Omega Healthcare Investors, Inc. (NYSE: OHI) yesterday announced the acquisition of 18 care homes in the United Kingdom — and, in the same release, denied a recent report that it had hired a third-party advisor to assist with financial difficulties at properties operated by Signature Holdings II, LLC.
The Hunt Valley, Md.-based skilled nursing REIT bought the facilities for about $113 million from Gold Care Homes, which will continue to operate the homes as part of a lease arrangement. After the transaction closed on May 11, Gold Care — which operates nursing, dementia care, and residential facilities, among others — became the second U.K.-based operator for Omega; along with 35 facilities operated by Healthcare Homes Group, Omega now owns 53 care homes across the pond.
In the same release, Omega sought to combat unspecified “recent media reports” that the REIT had retained the services of Alvarez & Marsal, a global consulting firm, regarding Omega properties operated by Louisville-based Signature.
Signature has allegedly faced financial difficulties in recent quarters, with Debtwire reporting that the company has struggled with the shift from the fee-for-service model to bundled payments.
The Debtwire report claims that Omega had indeed begun working with Alvarez & Marsal “as a financial avisor,” while Care Capital Properties (NYSE: CCP) — another owner of Signature-operated facilities — has sought the counsel of advisory firm FTI Consulting and law firm DLA Piper. Signature itself teamed with Ankura Consulting “to advise on strategic and financial alternatives,” according to Debtwire.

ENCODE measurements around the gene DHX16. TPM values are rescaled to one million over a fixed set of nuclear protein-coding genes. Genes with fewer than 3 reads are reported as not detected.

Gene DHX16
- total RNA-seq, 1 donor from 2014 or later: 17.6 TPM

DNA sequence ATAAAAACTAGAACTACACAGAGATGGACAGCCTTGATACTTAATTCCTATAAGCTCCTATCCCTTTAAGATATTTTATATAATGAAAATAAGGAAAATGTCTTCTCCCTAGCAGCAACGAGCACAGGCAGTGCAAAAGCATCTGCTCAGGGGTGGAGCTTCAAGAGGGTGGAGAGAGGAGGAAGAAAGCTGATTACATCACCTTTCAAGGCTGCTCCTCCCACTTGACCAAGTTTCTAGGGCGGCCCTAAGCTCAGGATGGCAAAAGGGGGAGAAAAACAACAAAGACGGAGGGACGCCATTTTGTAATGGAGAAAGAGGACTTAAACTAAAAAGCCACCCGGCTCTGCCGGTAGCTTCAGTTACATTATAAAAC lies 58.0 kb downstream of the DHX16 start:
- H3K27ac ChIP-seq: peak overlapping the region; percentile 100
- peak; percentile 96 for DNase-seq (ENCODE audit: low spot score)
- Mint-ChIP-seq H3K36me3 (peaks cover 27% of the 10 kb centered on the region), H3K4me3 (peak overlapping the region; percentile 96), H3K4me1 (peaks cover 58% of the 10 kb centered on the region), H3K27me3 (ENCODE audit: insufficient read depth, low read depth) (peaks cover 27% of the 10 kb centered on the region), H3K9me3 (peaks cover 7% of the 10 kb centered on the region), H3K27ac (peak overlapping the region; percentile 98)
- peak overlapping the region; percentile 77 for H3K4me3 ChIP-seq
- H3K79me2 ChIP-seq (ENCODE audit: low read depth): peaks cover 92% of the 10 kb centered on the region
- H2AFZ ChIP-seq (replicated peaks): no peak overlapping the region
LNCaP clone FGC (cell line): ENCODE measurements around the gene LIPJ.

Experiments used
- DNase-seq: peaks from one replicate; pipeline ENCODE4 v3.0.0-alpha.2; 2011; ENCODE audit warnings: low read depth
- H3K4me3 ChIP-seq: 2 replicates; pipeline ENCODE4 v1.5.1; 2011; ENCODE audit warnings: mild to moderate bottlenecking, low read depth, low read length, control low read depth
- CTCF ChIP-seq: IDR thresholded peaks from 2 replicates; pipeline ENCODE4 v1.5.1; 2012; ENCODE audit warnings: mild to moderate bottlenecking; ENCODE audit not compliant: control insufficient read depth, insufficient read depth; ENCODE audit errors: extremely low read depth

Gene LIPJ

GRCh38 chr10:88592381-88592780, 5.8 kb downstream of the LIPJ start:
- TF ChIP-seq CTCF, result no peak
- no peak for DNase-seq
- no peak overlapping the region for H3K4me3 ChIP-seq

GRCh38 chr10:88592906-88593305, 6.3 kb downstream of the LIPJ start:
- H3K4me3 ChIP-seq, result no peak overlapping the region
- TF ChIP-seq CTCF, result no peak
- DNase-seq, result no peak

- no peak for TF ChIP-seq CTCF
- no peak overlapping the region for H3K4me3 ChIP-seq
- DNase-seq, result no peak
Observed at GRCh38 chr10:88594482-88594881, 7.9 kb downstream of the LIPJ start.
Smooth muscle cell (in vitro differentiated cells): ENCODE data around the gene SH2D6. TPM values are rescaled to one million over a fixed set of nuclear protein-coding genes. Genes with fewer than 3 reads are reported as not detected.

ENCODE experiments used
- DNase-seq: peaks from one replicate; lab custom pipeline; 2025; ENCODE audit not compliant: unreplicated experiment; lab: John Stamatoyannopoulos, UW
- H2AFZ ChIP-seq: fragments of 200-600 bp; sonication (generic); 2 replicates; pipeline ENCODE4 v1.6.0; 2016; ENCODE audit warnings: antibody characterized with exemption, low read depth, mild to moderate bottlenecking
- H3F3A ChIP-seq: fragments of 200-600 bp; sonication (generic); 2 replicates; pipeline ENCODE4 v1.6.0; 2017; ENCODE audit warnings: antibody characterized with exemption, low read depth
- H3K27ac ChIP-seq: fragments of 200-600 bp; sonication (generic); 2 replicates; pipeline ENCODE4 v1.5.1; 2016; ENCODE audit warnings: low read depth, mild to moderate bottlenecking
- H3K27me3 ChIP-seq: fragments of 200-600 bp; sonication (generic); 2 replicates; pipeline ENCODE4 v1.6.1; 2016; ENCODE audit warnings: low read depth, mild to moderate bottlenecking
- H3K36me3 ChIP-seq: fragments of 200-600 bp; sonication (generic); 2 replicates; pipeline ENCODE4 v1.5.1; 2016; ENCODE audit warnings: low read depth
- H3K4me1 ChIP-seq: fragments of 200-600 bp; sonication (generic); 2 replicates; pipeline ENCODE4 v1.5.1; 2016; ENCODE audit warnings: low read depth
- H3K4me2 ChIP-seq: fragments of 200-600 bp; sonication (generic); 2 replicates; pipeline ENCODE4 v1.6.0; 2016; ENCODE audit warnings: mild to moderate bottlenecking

“While we do not provide financial information regarding our specific operators, the media report that we retained a financial adviser with regard to our facilities operated by Signature is simply false,” Omega president and CEO Taylor Pickett said in the release. “No single operator comprises more than 10% of our total portfolio based on rent, and this diversification minimizes the potential for an adverse impact associated with any single operator encountering financial difficulties.”
The headline of the release referred to the Signature intrigue as a “market rumor.”
In the same release, Omega announced that it had entered into multiple loan credit facilities totaling more than $1.8 billion.
Written by Alex Spanko